NPI's Cascadia Advocate

Offering commentary and analysis from Washington, Oregon, and Idaho, The Cascadia Advocate is the Northwest Progressive Institute's unconventional perspective on world, national, and local politics.

Monday, June 17th, 2019

VICTORY! Cap and invest bill clears Oregon State House of Representatives

It’s time to Act on Climate.

That’s the message the Oregon State House of Representatives sent today by giving final approval to House Bill 2020groundbreaking legislation that makes Oregon the second state in the country to impose a cap on emissions of harmful air pollutants and put a price on pollution that will raise revenue to facilitate a just and responsible transition to a clean energy future.

“We see the effects of climate change in record temperatures, declining snowpack, reduced summer streamflow, water scarcity, increased wildfires, and elevated public health risks,” said Governor Kate Brown, who lauded the vote. “We have a historic opportunity to protect our children’s futures by building long-term competitiveness while creating good jobs and improving access to affordable energy.”

Here’s a synopsis of what the bill does, written by Oregon House Democrats:

Under the legislation, greenhouse gas emissions will be capped each year to achieve at least 45 percent below 1990 emission levels by 2035 and at least 80 percent below 1990 emission levels by 2050.

In order to achieve those reductions, the state will annually reduce the greenhouse gas emissions cap and auction allowances for regulated entities to meet their compliance obligation.

Under the system, polluters are required to buy an allowance for each ton of anthropogenic greenhouse gases they emit and these allowances will go down over time.

Businesses can choose to continue purchasing allowances, reduce their emissions through technological innovation, or both.

The system HB 2020 will create is similar to the one that California has.

Thirty-six Oregon state representatives voted to adopt the bill, with twenty-four opposed. The roll call on final passage in the House was as follows:

Roll Call
HB 2020
Cap and invest
Final Passage in the House of Representatives

Yeas: 36; Nays: 24

Voting Aye: Representatives Alonso Leon, Barker, Bynum, Clem, Doherty, Evans, Fahey, Gomberg, Gorsek, Greenlick, Helm, Hernandez, Holvey, Keny-Guyer, Lively, Marsh, McLain, Meek, Mitchell, Nathanson, Neron, Nosse, Piluso, Power, Prusak, Rayfield, Reardon, Salinas, Sanchez, Schouten, Smith Warner, Sollman, Speaker Kotek, Wilde, Williams, Williamson

Voting Nay: Representatives Barreto, Boles, Bonham, Boshart Davis, Drazan, Findley, Hayden, Helt, Leif, Lewis, McKeown, McLane, Nearman, Noble, Post, Reschke, Smith DB, Smith G, Sprenger, Stark, Wallan, Wilson, Witt, Zika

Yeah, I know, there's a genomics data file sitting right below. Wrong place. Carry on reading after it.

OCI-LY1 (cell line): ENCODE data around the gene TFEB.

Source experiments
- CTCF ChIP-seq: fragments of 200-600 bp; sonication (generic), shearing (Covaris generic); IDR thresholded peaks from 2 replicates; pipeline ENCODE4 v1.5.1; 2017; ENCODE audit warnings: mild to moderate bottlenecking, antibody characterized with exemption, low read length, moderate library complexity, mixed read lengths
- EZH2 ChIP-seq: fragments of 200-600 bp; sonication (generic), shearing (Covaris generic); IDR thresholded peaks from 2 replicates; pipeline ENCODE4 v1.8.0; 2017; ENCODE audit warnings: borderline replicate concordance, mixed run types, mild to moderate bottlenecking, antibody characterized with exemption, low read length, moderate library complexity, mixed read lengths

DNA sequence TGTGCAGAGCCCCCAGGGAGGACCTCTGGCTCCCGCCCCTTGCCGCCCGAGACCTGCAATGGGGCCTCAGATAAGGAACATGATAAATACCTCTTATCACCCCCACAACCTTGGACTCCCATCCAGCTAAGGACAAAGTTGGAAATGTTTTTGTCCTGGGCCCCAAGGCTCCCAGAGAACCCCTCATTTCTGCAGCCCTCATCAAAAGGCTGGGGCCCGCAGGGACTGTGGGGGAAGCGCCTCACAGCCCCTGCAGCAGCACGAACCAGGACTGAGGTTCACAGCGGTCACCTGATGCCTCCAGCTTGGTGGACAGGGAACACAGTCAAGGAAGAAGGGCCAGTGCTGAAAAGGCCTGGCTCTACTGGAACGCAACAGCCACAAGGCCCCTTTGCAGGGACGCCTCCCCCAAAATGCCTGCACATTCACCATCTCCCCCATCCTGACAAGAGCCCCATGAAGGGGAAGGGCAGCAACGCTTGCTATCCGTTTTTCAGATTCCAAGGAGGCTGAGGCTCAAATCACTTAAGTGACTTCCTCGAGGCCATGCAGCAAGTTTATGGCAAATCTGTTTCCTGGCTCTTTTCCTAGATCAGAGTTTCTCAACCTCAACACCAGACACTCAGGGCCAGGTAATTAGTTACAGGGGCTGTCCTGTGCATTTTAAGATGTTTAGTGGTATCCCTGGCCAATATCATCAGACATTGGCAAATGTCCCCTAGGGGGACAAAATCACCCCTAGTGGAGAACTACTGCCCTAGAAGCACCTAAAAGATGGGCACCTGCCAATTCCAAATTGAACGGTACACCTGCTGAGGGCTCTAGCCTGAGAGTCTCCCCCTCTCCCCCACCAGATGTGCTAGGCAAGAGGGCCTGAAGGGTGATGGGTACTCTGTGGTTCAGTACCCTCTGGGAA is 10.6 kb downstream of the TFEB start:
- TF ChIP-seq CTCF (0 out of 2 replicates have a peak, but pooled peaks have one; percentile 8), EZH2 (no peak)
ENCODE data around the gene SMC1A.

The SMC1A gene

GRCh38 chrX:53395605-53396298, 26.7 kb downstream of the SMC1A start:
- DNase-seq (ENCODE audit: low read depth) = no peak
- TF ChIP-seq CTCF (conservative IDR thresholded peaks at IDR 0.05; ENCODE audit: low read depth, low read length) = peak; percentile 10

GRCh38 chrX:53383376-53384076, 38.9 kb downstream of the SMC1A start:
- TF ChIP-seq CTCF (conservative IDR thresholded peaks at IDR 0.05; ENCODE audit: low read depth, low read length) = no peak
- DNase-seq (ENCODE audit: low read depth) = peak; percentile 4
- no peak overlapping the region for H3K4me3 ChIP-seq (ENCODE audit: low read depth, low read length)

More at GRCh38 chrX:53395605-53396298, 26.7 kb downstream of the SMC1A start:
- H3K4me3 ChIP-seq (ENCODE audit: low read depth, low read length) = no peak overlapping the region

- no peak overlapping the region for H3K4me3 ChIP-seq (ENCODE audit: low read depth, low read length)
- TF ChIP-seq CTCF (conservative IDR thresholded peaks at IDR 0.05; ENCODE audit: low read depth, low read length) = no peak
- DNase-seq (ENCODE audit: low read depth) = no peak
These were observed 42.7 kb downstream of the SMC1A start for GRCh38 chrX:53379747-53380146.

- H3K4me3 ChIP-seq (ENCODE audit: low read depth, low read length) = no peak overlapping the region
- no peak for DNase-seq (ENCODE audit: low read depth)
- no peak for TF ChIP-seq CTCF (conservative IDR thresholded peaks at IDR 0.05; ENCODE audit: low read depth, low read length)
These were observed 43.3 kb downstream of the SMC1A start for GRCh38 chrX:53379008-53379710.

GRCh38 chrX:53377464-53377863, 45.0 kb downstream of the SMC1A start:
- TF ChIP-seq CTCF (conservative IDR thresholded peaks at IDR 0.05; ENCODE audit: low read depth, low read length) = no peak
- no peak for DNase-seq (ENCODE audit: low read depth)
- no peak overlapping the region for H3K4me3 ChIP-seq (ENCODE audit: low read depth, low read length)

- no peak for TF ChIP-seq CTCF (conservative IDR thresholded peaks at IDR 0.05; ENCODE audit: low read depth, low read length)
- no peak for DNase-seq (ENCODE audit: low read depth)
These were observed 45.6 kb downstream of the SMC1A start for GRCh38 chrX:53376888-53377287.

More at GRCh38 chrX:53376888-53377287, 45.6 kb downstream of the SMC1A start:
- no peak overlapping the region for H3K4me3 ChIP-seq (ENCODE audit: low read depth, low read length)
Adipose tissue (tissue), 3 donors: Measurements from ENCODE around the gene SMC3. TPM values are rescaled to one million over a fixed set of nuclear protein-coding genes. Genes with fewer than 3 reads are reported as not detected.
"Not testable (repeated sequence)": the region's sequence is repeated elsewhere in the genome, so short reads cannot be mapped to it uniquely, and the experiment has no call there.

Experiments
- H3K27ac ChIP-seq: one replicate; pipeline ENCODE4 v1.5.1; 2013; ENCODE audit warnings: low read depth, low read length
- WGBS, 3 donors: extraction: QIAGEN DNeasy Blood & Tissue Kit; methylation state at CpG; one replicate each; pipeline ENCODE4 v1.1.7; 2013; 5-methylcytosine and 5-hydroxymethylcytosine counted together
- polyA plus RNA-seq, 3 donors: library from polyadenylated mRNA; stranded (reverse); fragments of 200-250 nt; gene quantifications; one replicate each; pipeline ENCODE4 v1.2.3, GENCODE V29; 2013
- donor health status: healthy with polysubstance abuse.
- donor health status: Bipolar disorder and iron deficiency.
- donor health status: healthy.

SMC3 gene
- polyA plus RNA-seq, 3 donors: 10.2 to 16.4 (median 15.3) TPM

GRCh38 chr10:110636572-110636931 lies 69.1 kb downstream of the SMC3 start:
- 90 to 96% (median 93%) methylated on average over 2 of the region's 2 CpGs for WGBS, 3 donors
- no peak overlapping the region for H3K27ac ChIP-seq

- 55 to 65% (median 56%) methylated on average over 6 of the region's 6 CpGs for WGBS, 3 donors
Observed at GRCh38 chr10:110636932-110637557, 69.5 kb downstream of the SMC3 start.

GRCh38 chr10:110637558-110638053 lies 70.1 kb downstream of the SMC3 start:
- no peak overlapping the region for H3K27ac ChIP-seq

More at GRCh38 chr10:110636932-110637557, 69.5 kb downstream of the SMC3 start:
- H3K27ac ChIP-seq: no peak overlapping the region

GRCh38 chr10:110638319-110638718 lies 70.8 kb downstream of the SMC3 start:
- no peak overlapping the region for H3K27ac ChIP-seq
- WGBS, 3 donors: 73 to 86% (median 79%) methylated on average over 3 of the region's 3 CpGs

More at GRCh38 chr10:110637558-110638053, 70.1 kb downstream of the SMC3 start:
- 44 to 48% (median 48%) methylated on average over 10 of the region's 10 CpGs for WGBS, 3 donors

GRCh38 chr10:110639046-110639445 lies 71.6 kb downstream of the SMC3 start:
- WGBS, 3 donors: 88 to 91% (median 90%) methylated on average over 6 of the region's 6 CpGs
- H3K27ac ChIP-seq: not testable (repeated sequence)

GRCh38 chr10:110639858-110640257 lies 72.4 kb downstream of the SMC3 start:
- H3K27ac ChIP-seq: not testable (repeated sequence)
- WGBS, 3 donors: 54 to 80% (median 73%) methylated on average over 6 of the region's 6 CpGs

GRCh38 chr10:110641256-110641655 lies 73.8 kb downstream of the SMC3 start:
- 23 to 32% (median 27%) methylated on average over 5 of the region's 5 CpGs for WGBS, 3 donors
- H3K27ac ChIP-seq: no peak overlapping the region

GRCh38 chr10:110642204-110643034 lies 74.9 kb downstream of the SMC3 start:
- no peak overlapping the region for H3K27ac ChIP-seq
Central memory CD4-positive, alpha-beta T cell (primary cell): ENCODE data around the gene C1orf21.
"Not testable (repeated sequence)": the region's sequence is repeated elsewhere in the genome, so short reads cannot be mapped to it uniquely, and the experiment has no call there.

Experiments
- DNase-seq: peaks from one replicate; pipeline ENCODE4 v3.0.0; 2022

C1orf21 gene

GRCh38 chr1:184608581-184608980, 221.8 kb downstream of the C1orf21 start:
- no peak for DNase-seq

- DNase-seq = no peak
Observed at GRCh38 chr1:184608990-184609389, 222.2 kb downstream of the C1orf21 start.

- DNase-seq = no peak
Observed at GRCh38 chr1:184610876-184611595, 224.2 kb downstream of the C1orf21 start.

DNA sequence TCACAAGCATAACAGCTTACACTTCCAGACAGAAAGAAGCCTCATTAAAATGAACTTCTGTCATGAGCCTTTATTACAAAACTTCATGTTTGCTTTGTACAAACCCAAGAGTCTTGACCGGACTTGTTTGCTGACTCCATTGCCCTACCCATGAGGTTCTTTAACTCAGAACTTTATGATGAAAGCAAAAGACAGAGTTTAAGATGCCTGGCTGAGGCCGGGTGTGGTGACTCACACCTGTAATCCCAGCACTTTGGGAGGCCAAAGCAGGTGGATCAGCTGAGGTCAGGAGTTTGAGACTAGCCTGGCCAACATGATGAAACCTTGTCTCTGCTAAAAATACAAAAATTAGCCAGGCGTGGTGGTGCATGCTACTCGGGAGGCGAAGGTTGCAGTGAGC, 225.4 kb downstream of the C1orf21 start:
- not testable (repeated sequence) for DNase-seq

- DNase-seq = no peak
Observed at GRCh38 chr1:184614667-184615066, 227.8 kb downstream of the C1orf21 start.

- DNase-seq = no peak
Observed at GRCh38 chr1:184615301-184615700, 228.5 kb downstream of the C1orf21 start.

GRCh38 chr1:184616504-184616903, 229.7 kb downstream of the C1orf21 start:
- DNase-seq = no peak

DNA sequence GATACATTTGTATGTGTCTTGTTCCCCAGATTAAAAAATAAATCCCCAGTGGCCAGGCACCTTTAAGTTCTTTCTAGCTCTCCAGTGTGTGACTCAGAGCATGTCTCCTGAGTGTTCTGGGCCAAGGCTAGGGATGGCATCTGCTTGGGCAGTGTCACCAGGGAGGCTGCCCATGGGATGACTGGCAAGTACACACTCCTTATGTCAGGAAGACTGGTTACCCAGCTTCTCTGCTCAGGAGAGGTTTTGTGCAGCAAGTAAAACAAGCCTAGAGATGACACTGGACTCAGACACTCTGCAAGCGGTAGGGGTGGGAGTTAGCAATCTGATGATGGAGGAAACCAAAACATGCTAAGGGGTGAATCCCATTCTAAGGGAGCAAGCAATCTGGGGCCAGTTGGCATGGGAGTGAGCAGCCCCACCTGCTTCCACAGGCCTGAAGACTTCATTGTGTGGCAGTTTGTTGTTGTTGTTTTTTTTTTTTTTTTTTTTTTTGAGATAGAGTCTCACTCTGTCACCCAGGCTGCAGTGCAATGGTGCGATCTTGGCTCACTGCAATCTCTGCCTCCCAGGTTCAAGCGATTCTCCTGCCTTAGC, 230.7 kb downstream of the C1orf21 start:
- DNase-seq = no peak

Republicans decried the bill in harsh, hyperbolic terms and tried repeatedly to kill it. They attempted to send it back to committee, delay its consideration indefinitely, and contend that minority consent was required to pass it. Majority Democrats rebuffed all of these stalling maneuvers and passed the bill over their objections.

“The climate crisis is a constant threat to our way of life, a threat that would make the planet, as we know it, uninhabitable,” said State Representative Karin Power (D-Milwaukie), who played a key role in putting the legislation together. “We have faced great challenges before and come out stronger for them. We can’t delay any longer. If we do, we will have to face future generations and explain to them our inaction, even with all we knew. Today, we can show that economy-wide programs to transition from fossil fuels toward a clean, renewable future are possible.”

“For regions already experiencing climate change, these investments can’t come soon enough,” added State Representative Pam Marsh (D-Ashland).

“In my part of the state, we need money for forest management projects that will sequester carbon as we prevent and suppress wildfires.”

“As droughts become more frequent and temperatures continue to rise, we need to upgrade and protect our drinking water and irrigation systems. And we need support from the state to buttress and diversify an economy that is exceedingly vulnerable to the impacts of smoke and fire.”

To reach Governor Kate Brown’s desk, the bill must get through the Oregon State Senate, which won’t be simple or easy. One Oregon Democratic Senator, Betsy Johnson, is a certain no vote, while two more Democrats are uncommitted.

Hard work may lie ahead to get this bill across the finish line, but it’s certainly a huge milestone to see this bill pass the Oregon House. Congratulations to Representative Power and Speaker Kotek on a job well done. The effort to secure a clean energy future for Cascadia and the United States continues.

Adjacent posts